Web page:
I can’t tell you who exactly is going to play center field next season, but because the Yankees have acknowledged considering the idea of Gardner in center, I’m heading into spring training expecting that to happen. It’s not based on concrete facts — I honestly believe the Yankees are open to either option – but we’ve seen Granderson run a little less in recent years, my gut says that Gardner would be a better defensively, and it might make sense to go ahead and use Gardner in center now and go shopping for a left fielder next winter. Either way, the Yankees have options (even Ichiro Suzuki has proven he can still handle center if necessary). Gardner is an elite defensive player with speed. Granderson is, at the very least, one of the top power hitters in the game. The position is not a short-term concern for the Yankees.
On the verge
Speed, power and defense make Melky Mesa a tantalizing young player. Strikeouts make him a player who might never get more than the two Major League at-bats he had last season. In the minors last year, Mesa struck out 118 times, and that was actually his lowest single-season total since he reached full-season leagues. His Triple-A slash line of .230/.271/.524 pretty much tells the story of a guy who can hit the ball out (if he actually makes contact). Mesa can also run, but he is perhaps best known for failing to touch a base during his late-season call-up last year. He might be an all-or-nothing wild card, but Mesa does give the Yankees immediate depth in center. Zoilo Almonte has also played some center field in his career, and speedy Abe Almonte could be another option if he can build on a solid 2012 season in Trenton (and if he can get playing time on a crowded Scranton/Wilkes-Barre roster). Another name to watch here is Adonis Garcia. The Cuban outfielder played well in winter ball and could become an option if he hits.
Deeper in the system
I considered listing Slade Heathcott as an “on the verge” option, but I’m just not sure I buy Damon Oppenheimer’s optimism that Heathcott could be in the big leagues this year. Heathcott still hasn’t played above High-A Tampa, and although he was terrific in the Arizona Fall League, it’s hard to imagine the Yankees suddenly pushing Heathcott too hard (not when they’ve previously worked so hard just to keep him healthy). But even if he doesn’t arrive this year, Heathcott is on his way. So is Mason Williams. They are two of the Yankees truly elite prospects, and it seems likely that Heathcott will open this season in Double-A with Williams right behind him in High-A. Both have significant upside, but they still need some development time and some patience. Ravel Santana was a part of this conversation a year ago, but he struggled so badly in Staten Island last season — .216/.304/.289 — that his stock has taken a considerable hit.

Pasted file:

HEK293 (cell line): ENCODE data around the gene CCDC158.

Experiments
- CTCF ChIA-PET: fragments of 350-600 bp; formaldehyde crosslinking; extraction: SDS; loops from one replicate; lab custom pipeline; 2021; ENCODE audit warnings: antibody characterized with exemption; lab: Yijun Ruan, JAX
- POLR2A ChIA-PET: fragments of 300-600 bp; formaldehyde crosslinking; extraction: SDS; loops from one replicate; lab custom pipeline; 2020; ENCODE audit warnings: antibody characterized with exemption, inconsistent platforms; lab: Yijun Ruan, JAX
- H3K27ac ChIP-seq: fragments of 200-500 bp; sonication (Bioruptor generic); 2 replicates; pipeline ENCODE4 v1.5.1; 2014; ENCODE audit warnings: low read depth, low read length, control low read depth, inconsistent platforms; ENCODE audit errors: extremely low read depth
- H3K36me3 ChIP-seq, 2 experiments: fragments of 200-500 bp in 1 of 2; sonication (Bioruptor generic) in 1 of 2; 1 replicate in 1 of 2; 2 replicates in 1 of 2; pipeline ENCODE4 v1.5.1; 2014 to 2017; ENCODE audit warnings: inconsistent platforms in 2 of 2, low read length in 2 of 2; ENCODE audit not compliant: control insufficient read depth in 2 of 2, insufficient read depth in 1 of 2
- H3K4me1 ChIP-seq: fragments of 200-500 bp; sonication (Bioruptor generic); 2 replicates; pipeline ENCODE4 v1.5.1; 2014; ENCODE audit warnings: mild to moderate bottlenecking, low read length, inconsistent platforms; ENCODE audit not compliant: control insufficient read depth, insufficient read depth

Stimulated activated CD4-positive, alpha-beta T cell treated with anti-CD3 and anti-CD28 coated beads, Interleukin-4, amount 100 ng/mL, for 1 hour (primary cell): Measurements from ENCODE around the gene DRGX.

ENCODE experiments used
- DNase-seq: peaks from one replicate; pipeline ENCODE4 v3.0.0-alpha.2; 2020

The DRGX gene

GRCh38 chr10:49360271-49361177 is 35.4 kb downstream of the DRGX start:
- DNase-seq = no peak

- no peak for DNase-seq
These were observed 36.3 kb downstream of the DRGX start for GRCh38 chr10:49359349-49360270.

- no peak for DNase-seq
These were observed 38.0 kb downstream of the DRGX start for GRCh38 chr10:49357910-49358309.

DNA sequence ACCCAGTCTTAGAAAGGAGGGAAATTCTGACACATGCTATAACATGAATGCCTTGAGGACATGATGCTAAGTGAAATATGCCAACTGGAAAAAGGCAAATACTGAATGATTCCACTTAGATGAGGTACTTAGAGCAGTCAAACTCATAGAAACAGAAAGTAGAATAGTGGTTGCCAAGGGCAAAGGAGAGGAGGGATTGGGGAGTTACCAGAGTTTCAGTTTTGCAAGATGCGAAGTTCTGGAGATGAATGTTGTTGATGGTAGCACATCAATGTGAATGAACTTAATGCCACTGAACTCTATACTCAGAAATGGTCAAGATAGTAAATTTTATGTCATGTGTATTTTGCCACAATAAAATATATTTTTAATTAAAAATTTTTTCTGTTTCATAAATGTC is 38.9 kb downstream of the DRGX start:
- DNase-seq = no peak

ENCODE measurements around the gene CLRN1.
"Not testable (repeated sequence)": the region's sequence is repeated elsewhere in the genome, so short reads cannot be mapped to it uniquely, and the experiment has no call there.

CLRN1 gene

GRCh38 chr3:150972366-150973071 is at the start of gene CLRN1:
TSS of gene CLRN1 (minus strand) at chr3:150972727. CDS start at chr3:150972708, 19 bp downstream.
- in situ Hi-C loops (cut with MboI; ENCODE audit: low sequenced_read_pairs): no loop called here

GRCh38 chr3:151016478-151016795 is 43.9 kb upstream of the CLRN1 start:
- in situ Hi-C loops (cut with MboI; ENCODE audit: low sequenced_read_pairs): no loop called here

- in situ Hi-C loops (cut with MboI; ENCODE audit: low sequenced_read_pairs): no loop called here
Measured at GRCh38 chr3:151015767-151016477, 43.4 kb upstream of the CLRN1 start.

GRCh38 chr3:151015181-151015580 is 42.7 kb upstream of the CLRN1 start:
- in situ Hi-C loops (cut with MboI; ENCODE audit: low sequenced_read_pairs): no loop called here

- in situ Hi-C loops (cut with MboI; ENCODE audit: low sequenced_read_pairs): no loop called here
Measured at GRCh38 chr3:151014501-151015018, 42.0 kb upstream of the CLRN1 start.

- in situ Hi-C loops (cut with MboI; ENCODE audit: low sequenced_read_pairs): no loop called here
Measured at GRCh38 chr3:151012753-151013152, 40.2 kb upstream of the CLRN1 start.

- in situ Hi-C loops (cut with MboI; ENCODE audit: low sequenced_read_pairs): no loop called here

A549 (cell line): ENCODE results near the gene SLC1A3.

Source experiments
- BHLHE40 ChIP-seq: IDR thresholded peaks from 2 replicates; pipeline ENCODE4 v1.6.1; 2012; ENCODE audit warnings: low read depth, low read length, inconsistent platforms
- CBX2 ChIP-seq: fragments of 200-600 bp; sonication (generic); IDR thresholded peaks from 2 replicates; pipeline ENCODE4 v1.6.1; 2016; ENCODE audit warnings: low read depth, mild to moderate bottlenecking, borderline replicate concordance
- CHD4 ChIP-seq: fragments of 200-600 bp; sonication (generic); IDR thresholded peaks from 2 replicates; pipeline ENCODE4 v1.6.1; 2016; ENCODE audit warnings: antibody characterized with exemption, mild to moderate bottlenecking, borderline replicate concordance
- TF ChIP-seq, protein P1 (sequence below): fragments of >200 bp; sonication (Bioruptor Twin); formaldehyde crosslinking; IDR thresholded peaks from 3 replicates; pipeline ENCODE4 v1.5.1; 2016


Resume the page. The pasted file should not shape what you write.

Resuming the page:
On the move
Overshadowed on a stacked Charleston roster, 2010 10th-round pick Ben Gamel had a so-so first half last season, but after Williams was promoted, Gamel shifted from left field to center field and hit .320/.347/.419 in the second half. He doesn’t stand out in this system — and he might not see a ton of center field time considering the other options — but there’s something to like about him. It’s also worth noting that Ronnier Mustelier has played quite a bit of center field, including some time as a center field regular this winter. The Yankees have never shown signs of making that a go-to position for him, but he does have experience there. Like with shortstop, it’s rare to see a player shift from any other position into center field. It happens occasionally — Abe Almonte moved from second to center when he was extremely young — but for the most part, guys play their way out of center field, not into center field.